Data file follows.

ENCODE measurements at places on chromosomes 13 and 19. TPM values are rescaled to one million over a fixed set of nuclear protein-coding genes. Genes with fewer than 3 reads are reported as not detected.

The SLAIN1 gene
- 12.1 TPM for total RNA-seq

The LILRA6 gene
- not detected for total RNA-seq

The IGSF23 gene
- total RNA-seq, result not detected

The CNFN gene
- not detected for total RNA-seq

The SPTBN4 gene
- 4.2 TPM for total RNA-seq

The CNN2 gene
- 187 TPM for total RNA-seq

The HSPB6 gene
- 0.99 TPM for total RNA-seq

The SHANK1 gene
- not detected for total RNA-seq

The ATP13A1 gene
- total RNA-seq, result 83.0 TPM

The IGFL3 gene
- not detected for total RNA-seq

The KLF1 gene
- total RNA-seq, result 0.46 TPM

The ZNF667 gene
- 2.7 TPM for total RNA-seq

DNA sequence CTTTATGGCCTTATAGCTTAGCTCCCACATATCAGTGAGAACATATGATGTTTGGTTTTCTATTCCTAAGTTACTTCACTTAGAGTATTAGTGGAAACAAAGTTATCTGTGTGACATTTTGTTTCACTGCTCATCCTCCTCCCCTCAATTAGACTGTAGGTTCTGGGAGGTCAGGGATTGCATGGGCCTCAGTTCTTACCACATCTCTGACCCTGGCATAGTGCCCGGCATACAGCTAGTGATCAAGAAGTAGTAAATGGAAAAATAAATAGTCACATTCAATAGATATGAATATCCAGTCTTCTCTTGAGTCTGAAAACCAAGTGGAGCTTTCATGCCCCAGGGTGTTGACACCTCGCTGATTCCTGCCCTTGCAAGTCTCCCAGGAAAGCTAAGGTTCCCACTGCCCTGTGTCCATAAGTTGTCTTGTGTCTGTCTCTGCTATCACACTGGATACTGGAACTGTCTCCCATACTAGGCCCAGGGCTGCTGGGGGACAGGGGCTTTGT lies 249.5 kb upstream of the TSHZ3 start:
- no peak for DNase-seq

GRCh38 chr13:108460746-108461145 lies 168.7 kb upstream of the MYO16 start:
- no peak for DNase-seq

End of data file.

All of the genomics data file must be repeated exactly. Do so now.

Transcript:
ENCODE measurements at places on chromosomes 13 and 19. TPM values are rescaled to one million over a fixed set of nuclear protein-coding genes. Genes with fewer than 3 reads are reported as not detected.

The SLAIN1 gene
- 12.1 TPM for total RNA-seq

The LILRA6 gene
- not detected for total RNA-seq

The IGSF23 gene
- total RNA-seq, result not detected

The CNFN gene
- not detected for total RNA-seq

The SPTBN4 gene
- 4.2 TPM for total RNA-seq

The CNN2 gene
- 187 TPM for total RNA-seq

The HSPB6 gene
- 0.99 TPM for total RNA-seq

The SHANK1 gene
- not detected for total RNA-seq

The ATP13A1 gene
- total RNA-seq, result 83.0 TPM

The IGFL3 gene
- not detected for total RNA-seq

The KLF1 gene
- total RNA-seq, result 0.46 TPM

The ZNF667 gene
- 2.7 TPM for total RNA-seq

DNA sequence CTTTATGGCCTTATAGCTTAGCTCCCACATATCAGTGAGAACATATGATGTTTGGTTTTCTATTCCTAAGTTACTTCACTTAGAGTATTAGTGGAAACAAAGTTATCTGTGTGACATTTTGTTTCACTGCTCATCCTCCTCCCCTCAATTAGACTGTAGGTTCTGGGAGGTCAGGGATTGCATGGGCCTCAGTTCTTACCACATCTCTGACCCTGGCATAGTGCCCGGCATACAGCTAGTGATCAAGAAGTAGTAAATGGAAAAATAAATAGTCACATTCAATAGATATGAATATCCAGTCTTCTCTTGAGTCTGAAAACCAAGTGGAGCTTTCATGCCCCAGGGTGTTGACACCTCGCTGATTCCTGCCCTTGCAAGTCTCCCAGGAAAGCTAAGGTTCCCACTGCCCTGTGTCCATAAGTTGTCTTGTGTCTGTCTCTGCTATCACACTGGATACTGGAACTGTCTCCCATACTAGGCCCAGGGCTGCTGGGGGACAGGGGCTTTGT lies 249.5 kb upstream of the TSHZ3 start:
- no peak for DNase-seq

GRCh38 chr13:108460746-108461145 lies 168.7 kb upstream of the MYO16 start:
- no peak for DNase-seq